For example, the SPDR S&P 500 ETF (SPY) is one of the most heavily traded ETFs, with daily trading volume often exceeding tens of millions of shares. Due to high liquidity, investors who hold SPY shares can easily buy and sell any number of SPY shares without affecting the market price of SPY.

Price Discovery: The price of an ETF fluctuates throughout the day based on market conditions, reflecting significant price discovery. Pillar One: The Key Price Discovery Process Unfortunately, the price discovery process for these key investment vehicles occurs throughout the trading day.

Arbitrage Opportunities: When the market price of an ETF deviates from its NAV, there is an opportunity for APs to exploit this difference through arbitrage. However, when an ETF is trading below its NAV, arbitrageurs can buy ETF shares almost risk-free while simultaneously selling the underlying assets. This process helps keep the ETF price close to its NAV.

Price and Holdings Transparency

Given that ETFs are required to report their holdings daily, investors benefit from some transparency into the underlying assets. This transparency makes it easier for investors to make sound decisions about the ETF and ensure that the ETF itself is effectively following its target index or strategy.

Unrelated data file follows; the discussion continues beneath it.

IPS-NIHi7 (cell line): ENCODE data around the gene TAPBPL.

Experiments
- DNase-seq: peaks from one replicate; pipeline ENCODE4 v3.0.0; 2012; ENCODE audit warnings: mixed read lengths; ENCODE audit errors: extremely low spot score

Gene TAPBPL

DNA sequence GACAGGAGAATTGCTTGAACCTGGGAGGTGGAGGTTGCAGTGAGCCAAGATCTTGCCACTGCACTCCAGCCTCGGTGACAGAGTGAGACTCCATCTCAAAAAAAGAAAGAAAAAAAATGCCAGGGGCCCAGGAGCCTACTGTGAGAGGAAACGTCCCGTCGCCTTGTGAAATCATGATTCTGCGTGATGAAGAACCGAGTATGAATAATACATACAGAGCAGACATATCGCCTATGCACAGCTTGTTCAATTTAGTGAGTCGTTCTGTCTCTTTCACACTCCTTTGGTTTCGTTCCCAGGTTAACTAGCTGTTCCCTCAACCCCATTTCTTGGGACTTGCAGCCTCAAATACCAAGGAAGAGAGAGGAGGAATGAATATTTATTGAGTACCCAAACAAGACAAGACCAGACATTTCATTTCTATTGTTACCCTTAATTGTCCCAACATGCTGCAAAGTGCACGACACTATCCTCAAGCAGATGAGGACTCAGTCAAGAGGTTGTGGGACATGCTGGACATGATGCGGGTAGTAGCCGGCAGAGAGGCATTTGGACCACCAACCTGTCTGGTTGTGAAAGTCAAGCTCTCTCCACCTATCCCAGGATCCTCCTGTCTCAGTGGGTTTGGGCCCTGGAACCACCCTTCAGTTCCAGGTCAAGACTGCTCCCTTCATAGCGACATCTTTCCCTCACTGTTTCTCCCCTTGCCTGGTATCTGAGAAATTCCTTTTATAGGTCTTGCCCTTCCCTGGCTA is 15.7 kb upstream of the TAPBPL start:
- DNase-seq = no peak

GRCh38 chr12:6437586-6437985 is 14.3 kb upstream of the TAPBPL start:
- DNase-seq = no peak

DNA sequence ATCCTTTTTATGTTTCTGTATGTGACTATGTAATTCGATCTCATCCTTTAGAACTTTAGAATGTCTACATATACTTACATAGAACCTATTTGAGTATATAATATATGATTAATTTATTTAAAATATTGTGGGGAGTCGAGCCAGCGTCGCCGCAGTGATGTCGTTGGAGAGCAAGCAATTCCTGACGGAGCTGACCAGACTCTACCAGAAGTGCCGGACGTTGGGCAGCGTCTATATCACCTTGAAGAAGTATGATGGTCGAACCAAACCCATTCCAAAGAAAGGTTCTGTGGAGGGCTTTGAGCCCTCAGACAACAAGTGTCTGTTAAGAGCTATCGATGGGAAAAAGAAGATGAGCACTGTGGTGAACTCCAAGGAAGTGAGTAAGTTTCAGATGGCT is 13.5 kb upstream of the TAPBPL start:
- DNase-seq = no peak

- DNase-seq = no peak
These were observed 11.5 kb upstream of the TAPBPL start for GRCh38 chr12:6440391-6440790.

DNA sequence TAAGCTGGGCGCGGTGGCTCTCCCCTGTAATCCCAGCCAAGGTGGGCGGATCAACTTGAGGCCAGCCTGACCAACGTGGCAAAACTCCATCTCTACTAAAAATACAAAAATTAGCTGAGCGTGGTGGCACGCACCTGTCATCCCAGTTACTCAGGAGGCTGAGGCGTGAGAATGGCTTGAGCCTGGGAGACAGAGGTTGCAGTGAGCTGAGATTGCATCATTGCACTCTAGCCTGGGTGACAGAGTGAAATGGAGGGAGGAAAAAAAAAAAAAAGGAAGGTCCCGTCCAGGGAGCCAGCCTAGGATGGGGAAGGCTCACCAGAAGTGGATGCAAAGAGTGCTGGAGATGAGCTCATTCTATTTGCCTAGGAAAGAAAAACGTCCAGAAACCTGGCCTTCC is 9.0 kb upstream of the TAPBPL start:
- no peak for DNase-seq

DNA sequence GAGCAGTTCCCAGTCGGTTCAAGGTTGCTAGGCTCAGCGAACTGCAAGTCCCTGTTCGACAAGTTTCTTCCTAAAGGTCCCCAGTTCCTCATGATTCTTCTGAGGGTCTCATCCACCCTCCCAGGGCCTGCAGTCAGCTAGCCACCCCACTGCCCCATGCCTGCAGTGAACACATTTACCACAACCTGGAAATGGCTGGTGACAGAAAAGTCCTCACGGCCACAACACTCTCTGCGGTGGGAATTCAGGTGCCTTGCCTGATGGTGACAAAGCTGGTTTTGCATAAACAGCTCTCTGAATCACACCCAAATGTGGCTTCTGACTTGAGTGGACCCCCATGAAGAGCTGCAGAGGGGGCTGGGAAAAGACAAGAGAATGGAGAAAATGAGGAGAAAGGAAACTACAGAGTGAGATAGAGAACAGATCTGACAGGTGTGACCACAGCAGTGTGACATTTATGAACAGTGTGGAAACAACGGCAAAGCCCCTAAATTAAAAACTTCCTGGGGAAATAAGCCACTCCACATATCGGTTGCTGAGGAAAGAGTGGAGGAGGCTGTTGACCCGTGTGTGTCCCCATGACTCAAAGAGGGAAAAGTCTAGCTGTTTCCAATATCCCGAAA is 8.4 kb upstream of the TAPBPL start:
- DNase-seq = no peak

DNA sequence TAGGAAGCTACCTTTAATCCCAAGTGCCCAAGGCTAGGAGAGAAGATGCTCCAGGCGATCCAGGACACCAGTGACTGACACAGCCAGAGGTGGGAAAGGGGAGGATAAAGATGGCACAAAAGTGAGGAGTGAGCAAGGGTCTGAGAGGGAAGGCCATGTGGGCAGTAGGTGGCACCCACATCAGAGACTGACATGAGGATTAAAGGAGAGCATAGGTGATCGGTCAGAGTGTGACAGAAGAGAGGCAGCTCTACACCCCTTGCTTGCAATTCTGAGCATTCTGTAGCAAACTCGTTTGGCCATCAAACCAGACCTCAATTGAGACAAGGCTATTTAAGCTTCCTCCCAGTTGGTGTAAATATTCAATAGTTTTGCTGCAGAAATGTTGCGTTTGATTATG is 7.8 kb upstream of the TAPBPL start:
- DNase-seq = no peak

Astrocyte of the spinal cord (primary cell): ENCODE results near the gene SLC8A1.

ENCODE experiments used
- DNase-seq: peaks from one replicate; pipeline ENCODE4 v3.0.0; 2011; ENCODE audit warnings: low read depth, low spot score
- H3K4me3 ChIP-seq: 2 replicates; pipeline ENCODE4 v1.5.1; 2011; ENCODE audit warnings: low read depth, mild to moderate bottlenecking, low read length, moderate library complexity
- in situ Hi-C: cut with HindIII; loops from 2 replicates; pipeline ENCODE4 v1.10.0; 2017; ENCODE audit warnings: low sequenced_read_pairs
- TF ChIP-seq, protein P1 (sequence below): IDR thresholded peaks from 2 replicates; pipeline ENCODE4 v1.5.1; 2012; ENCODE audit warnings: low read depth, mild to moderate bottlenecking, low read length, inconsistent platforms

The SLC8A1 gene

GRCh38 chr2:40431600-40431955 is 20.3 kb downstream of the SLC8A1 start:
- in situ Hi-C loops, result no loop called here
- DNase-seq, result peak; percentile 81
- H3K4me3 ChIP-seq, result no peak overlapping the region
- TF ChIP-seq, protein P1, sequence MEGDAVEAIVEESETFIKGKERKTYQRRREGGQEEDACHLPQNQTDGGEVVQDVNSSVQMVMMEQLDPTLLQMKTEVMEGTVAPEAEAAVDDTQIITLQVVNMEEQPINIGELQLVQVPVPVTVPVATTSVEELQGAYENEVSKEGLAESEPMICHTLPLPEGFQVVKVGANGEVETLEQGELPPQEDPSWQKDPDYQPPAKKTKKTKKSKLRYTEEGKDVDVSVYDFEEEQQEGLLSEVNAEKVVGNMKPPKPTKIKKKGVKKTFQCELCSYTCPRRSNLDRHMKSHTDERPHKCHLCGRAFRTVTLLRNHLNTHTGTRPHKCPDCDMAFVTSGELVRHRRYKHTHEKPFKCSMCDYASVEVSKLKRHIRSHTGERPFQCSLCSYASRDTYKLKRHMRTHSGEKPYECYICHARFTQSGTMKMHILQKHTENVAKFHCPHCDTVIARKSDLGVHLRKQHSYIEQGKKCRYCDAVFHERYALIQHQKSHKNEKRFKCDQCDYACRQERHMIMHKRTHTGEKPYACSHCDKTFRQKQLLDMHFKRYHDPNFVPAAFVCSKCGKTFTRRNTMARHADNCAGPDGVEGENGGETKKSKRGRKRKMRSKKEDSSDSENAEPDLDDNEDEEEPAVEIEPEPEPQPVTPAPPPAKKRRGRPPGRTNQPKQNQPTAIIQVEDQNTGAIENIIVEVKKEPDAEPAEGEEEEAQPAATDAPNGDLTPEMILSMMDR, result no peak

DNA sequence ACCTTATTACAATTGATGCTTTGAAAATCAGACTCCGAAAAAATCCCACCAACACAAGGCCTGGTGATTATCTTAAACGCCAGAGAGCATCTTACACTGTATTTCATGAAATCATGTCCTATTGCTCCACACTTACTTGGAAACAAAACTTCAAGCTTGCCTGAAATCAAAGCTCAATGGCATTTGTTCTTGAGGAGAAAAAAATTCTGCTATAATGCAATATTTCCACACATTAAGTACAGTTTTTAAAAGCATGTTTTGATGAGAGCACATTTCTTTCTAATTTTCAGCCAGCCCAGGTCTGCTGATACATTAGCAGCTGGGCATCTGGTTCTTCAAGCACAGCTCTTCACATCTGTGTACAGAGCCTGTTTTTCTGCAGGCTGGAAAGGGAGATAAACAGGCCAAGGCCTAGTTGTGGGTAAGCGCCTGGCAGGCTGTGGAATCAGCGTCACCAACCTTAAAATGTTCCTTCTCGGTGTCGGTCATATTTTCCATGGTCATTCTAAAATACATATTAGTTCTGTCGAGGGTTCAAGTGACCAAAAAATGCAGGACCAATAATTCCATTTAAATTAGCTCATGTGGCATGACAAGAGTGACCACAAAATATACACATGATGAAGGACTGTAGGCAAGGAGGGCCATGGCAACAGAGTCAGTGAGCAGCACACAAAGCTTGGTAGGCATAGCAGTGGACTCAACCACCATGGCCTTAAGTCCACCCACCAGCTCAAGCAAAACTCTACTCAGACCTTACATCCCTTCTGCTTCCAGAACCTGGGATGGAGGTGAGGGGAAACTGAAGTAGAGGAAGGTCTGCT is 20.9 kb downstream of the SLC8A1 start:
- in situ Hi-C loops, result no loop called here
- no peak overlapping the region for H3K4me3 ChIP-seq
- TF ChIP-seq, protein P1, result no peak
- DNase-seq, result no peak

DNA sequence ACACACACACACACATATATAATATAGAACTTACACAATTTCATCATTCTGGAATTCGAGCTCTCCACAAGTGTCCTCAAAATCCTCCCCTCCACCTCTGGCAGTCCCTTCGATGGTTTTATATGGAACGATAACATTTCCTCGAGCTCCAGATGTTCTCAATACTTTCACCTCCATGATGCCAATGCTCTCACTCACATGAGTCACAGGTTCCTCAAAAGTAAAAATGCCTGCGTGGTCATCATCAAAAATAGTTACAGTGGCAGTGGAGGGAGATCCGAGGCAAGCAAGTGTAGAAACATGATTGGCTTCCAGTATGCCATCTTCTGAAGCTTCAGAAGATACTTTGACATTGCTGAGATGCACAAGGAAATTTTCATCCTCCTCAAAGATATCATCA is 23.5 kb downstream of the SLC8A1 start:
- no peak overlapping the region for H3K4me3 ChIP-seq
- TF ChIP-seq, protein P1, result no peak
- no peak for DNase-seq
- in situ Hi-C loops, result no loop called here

Daily Holdings Disclosure: ETF providers provide detailed information on the largest percentage of ETFs every day of the week on their websites, with a full list of their holdings displayed on the website. This level of transparency is unparalleled in investing, allowing clients to know exactly what they own at any time.

For example, data is published daily for the iShares Core S&P 500 ETF (IVV), which holds all 500 stocks in the S&P 500 index. Investors can easily access this information, providing insight into the composition and performance of the ETF.

Liquidity Providers: Market Makers and Authorized Participants (APs): Market makers and APs (creation and redemption) are an important part of the ETF ecosystem, providing the necessary liquidity and efficiency. ETF shares are created and redeemed by APs so that the market price remains close to the NAV.

For example: If more investors want the ETF, the AP can buy the underlying securities and give them to the ETF provider, who can then issue new shares. The provider will also give shares of the ETF to investors at other times in exchange for the investor bringing the underlying assets to the provider, similar to exchanging goods back to the manufacturer.

Benefits of Investing in ETF